Despite the tumultuous history that the castle had endured, there were still four stories standing high into the sky. Half of the castle was obliterated and open to the elements, but it was still possible to climb all four stories, walk among the rooms, stand near intact fireplaces, check out cubbyholes and water closets, and see part of the castle as it may have looked 600 years ago.

The Great Dining Hall, missing part of the wall and all of the roof.

You enter the castle through a courtyard, and have access to the kitchens and storage rooms that were found at ground level. Missing from the ground level was access to the destroyed west wing, which would have featured guest accommodations and the private rooms of the castle's lord. A grand staircase leads guests up to the dining hall and accommodations for the Lord and his family.

On the Grand Staircase leading up to the Great Dining Hall.

The dining hall was very impressive, with a two-story vaulted ceiling and high Gothic windows. Today, the vaulted roof is gone, but you can still get the impression of what the room may have looked like. The far wall is gone, which allows modern-day visitors a great view out onto the sprawling castle grounds and the lake beyond.

Emily models one of the Gothic doorways.

Past the dining hall, a twisting, narrow stone staircase leads up to the remaining two upper stories. As I stated before, there are still completely intact rooms to be found in the upper levels, but only on one half of the castle.

What really irked me was finding people's names scratched deeply into the walls of the castle, particularly along the stone staircase where security guards and other visitors are more unlikely to catch vandals. Why must people deface beautiful pieces of history like that? Drives me nuts. Want to write your name? Get a piece of paper and pencil like a normal human being. Leave a business card in a crack between the stones. But don't ruin the castle itself, for goodness sake.

One of the intact rooms on the third floor.

After I had satisfied my curiosity by exploring every available nook and cranny of Old Wardour Castle, Emily and I crossed the green lawn to what I thought might be a boat house. Turned out, it was the old gatehouse which had been renovated into a banqueting suite for fancy garden parties. Today, the little building is a picture-perfect wedding site. We left the little exhibition building with Emily plotting a second wedding ceremony unbeknownst to Jason.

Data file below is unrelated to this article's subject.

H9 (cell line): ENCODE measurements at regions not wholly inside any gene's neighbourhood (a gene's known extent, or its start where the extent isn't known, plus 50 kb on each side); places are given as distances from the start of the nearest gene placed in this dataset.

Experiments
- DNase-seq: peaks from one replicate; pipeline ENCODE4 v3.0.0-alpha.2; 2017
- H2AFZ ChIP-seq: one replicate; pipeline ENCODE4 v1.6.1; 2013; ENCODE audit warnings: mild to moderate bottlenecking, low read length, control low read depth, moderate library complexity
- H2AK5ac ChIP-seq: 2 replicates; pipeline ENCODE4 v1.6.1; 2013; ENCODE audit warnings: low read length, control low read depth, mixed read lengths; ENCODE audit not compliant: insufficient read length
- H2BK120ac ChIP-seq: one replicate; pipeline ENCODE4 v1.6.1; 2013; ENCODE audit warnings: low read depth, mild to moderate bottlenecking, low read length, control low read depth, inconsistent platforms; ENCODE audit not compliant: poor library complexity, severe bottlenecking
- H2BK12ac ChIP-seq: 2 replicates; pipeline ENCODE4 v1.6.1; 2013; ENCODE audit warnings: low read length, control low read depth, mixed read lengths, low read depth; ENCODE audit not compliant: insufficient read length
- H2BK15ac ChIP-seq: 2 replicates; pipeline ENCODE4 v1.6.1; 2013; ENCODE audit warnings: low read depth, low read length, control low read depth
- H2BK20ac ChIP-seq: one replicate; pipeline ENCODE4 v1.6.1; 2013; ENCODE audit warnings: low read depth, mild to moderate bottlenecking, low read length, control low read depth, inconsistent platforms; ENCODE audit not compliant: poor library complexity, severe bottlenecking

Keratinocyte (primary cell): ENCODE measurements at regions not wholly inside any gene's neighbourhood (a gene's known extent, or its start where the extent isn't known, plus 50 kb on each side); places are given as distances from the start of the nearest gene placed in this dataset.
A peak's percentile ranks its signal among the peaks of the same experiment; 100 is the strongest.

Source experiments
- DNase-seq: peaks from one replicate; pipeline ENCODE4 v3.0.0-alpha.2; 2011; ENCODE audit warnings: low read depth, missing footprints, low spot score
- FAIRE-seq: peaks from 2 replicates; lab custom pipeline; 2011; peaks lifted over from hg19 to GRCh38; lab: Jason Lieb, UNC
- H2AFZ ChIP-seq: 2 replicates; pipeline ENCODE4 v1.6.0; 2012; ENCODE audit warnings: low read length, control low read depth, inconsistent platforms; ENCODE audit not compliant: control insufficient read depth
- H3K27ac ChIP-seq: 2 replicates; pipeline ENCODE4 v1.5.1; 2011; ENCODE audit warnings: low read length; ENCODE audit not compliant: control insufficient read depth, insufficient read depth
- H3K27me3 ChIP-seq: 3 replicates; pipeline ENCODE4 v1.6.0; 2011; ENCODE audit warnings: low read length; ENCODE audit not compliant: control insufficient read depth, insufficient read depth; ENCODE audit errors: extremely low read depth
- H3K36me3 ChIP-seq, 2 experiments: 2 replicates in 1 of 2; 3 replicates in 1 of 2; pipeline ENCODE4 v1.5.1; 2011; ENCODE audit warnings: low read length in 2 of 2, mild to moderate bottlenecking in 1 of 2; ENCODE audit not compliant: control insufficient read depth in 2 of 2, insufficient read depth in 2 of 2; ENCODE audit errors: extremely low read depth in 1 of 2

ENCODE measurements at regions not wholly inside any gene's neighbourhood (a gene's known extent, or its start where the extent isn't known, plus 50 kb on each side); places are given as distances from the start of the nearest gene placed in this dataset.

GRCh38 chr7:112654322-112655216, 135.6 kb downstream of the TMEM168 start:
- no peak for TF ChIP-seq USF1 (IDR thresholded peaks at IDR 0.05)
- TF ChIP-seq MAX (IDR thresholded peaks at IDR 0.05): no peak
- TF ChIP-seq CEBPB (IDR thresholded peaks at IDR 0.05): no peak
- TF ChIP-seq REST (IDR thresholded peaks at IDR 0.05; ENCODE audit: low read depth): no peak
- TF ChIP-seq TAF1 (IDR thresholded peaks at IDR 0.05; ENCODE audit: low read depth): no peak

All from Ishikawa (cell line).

The banquet house across the lawn from the castle.

We'd arrived in England on a very rainy and damp weekend, and as Emily and I exited the banqueting hall, the clouds opened and a deluge began. We scurried to the little admissions / gift shop booth to poke around a bit while the rain settled down. A surprising array of swords, axes, and replica maces were for sale, which astonished me considering the tiny size of the gift shop.

Be careful where you walk! 

One section of the castle grounds we didn't get to explore was the mysterious stone grotto - commissioned in 1783 after the death of one of the castle's owners. Made of brick and stone, this rugged-looking grotto is built right into a rock wall near the castle. However, its purpose was never fully disclosed, and it was raining too much for Emily and I to go check it out fully.

I would have loved to fly my drone around the castle ruins, but because of the castle's designation as a Grade 1 Listed Building with English Heritage, drones are sadly prohibited. It was still definitely a fun place to visit and a beautiful location in the English countryside.


  1. It looks so awesome!!! I always love the fusion of old and new architecture in one place.

    1. It is almost as if having the castle in ruins gives it more of a mysterious and noble aura!